Sometimes you just need to practice mindfulness

Jonathan Kaupanger
June 29, 2018 - 4:02 pm


Chronic pain is a really, really complicated thing to manage.  Current treatment for chronic pain is very limited, so a researcher at Veterans Affairs is doing something to change this but she wants your help.

Mindfulness Approaches to Reduce Veterans Pain and Enhance Life or MARVEL is a six-year study that’s starting next year at the VA medical clinic in Minneapolis, MN.  The end result will be a new way to deliver a non-pharmacological, pain reducing treatment for veterans.

Mindfulness is the psychological process of bringing one's attention to experiences occurring in the present moment.  Typically it's developed through the practice of meditation and other training.  Mindfulness meditation is one form of non-drug approaches to pain that has been shown to be effective, but there’s just not an easy way to get this to everyone who needs it.

“Right now some veterans use something called mindfulness based stress reduction at their VA,” said Dr. Diana Burgess, principal investigator and Co-Director of Center for Chronic Disease outcomes Research at the Minneapolis VA.  “But it’s really limited how many people can get into the classes and they are pretty time intensive so we’re trying to come up with broader ways to deliver these treatments that have already been shown to be useful for pain.”

Mindfulness works in two stages, first you learn to develop your concentration skills.  One way to do this is by focusing on something like your breathing.  You pay attention to your breathing and when you get distracted, you move back to focusing on your breathing.  “The other thing we’re developing is mindfulness skills, where we’re starting to notice other aspects of our mind/body experience,” explains Dr. Burgess.  “So we might notice an aspect of a painful sensation but instead of maybe tightening and thinking ‘this is terrible, this is going to get works, this is never going to get better...’”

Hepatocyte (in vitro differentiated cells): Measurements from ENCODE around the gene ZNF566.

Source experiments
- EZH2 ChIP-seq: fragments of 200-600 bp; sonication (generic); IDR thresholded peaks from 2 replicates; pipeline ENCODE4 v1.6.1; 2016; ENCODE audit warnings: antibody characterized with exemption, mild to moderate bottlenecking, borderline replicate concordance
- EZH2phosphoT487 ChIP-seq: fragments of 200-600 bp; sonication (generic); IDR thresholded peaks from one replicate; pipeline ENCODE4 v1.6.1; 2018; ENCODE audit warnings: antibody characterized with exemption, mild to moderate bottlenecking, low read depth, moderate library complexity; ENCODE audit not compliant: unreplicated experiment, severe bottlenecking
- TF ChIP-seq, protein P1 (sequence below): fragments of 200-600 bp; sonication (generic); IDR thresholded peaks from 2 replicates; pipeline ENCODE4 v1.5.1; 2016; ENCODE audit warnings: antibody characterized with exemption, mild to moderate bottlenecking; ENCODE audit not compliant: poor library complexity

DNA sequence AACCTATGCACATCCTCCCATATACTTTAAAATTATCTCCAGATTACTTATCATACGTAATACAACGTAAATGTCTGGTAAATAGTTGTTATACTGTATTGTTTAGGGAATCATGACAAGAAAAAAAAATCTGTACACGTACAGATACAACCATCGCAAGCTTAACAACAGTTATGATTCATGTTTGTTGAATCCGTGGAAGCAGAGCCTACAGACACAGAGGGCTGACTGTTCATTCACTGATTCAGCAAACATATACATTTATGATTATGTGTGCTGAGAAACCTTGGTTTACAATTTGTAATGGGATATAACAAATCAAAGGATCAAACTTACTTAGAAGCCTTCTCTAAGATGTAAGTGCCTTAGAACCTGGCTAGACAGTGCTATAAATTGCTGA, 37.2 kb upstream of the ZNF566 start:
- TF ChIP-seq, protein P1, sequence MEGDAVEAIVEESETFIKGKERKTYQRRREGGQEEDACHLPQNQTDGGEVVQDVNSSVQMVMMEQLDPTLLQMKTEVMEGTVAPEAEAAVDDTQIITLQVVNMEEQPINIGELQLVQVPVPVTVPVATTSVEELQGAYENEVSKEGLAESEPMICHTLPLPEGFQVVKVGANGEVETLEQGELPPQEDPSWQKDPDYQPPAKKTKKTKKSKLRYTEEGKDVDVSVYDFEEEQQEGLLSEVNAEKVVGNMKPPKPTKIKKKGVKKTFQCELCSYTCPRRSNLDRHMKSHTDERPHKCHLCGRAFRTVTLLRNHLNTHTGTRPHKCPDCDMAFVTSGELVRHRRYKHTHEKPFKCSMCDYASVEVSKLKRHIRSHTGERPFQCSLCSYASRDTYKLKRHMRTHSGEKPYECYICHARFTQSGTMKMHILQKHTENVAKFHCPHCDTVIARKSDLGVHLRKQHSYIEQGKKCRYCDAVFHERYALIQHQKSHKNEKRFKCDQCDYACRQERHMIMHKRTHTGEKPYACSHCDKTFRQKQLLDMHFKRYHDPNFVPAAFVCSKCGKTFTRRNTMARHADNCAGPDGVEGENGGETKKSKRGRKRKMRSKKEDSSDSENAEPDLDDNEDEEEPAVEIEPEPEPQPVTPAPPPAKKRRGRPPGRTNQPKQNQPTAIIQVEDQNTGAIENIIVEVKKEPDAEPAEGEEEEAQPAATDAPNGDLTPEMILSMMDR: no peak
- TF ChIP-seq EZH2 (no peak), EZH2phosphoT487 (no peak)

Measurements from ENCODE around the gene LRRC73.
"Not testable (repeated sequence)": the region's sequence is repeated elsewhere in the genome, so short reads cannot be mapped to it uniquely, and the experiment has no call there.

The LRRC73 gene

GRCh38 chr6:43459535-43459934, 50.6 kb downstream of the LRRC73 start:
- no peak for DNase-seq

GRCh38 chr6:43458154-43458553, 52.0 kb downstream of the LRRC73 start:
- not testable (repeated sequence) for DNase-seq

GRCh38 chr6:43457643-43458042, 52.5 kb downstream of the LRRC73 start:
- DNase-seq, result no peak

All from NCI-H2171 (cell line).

By practicing mindfulness, Burgess said you can relax and start focusing on your anchor.  Then move on to other sensations you feel like pulsing, burning and then subsiding.   And then noticing that it’s kind of easing up and the sensations become more fluid.  Next you’ll start noticing the self-talk. 

“All of these things change the relationship that we have with our pain,” said Burgess.  “So it should work on a number of fronts.  You’re relaxing which really helps because stress acerbates pain.  But also it’s trying to change some of the habits that we know can contribute to pain.  There’s the bodily piece to chronic pain, but there’s the mind part – and it all works together.  We know that catastrophizing has negative effects on pain.”  

You don’t need to be part of Dr. Burgess’ study to check out what mindfulness can do for you.  VA has an app called Mindfulness Coach and you can learn about the benefits of mindfulness and start practicing with it on your own.

The mind and the body all work together.  Pain is a real phenomenon.  “Your mind effects your body and your body effects your mind,” said Dr. Burgess.  “When you have this physical pain, it’s really hard and it effects your mind.  If you’re not sleeping, that is a real mental thing.  But we also know that just focusing, relaxing, thinking about what you need, all of these things effect your body.  We’re trying to get away from saying it’s either in the mind or the body and that the mind stuff isn’t real, but that it’s all connected.”

The MARVEL study begins in March with 45 patients.  The full study of 375 men and 375 women will start soon after that.

If you are interested in being a part of the study email Dr. Burgess at [email protected].

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